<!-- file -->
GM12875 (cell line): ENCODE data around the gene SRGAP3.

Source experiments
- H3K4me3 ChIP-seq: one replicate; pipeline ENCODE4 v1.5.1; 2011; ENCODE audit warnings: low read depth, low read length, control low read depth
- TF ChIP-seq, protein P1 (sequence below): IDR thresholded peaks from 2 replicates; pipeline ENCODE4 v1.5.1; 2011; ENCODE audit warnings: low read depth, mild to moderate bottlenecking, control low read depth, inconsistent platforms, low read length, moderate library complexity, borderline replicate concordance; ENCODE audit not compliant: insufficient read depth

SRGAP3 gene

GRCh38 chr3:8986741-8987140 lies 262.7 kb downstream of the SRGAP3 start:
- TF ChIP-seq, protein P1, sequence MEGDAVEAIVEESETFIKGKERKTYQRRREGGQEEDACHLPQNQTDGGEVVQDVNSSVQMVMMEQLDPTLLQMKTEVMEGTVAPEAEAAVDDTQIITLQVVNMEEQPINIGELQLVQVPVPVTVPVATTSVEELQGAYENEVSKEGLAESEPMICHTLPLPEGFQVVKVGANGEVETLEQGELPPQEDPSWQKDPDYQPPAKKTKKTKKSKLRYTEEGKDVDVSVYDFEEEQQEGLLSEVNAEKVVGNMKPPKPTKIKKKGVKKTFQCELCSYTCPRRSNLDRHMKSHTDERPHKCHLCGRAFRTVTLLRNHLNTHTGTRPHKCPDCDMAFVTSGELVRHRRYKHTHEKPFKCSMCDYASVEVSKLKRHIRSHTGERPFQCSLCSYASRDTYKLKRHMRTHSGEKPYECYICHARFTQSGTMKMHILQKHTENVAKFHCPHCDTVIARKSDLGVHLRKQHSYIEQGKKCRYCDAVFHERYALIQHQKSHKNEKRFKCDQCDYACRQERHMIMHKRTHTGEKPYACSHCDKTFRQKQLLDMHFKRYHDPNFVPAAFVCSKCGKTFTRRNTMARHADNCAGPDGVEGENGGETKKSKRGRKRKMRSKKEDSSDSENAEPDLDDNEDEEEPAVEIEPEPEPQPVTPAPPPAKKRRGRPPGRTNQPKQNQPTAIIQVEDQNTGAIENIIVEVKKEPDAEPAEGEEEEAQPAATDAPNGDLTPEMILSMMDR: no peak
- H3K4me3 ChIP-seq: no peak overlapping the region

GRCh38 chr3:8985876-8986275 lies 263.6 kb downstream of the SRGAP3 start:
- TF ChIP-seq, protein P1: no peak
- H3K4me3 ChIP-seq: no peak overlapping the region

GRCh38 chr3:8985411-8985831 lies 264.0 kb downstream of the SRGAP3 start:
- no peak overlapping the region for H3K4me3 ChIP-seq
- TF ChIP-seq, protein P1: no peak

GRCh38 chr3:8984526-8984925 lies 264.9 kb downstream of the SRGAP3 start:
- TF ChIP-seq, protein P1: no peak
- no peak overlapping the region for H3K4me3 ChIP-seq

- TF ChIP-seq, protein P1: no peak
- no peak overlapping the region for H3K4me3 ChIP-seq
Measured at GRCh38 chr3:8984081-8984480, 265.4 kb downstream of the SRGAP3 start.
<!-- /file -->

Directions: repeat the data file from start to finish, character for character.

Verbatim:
GM12875 (cell line): ENCODE data around the gene SRGAP3.

Source experiments
- H3K4me3 ChIP-seq: one replicate; pipeline ENCODE4 v1.5.1; 2011; ENCODE audit warnings: low read depth, low read length, control low read depth
- TF ChIP-seq, protein P1 (sequence below): IDR thresholded peaks from 2 replicates; pipeline ENCODE4 v1.5.1; 2011; ENCODE audit warnings: low read depth, mild to moderate bottlenecking, control low read depth, inconsistent platforms, low read length, moderate library complexity, borderline replicate concordance; ENCODE audit not compliant: insufficient read depth

SRGAP3 gene

GRCh38 chr3:8986741-8987140 lies 262.7 kb downstream of the SRGAP3 start:
- TF ChIP-seq, protein P1, sequence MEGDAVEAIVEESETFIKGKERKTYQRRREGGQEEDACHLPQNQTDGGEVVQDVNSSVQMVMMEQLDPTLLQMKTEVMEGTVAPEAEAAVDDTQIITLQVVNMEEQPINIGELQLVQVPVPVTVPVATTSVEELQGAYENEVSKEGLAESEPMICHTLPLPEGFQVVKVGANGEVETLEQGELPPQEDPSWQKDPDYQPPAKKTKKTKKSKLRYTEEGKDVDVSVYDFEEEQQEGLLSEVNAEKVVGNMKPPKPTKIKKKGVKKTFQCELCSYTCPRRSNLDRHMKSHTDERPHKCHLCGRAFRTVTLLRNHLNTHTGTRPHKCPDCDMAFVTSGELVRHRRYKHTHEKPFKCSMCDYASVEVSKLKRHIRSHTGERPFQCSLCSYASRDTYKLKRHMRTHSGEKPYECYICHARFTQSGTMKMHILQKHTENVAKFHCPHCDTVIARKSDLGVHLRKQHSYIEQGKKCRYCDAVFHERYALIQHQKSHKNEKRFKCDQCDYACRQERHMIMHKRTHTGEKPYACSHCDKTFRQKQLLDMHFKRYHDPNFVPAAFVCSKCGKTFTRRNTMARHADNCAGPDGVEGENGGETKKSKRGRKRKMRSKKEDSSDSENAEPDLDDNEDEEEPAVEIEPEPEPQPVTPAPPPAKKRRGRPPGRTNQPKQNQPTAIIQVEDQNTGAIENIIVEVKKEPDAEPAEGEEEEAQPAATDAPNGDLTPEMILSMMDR: no peak
- H3K4me3 ChIP-seq: no peak overlapping the region

GRCh38 chr3:8985876-8986275 lies 263.6 kb downstream of the SRGAP3 start:
- TF ChIP-seq, protein P1: no peak
- H3K4me3 ChIP-seq: no peak overlapping the region

GRCh38 chr3:8985411-8985831 lies 264.0 kb downstream of the SRGAP3 start:
- no peak overlapping the region for H3K4me3 ChIP-seq
- TF ChIP-seq, protein P1: no peak

GRCh38 chr3:8984526-8984925 lies 264.9 kb downstream of the SRGAP3 start:
- TF ChIP-seq, protein P1: no peak
- no peak overlapping the region for H3K4me3 ChIP-seq

- TF ChIP-seq, protein P1: no peak
- no peak overlapping the region for H3K4me3 ChIP-seq
Measured at GRCh38 chr3:8984081-8984480, 265.4 kb downstream of the SRGAP3 start.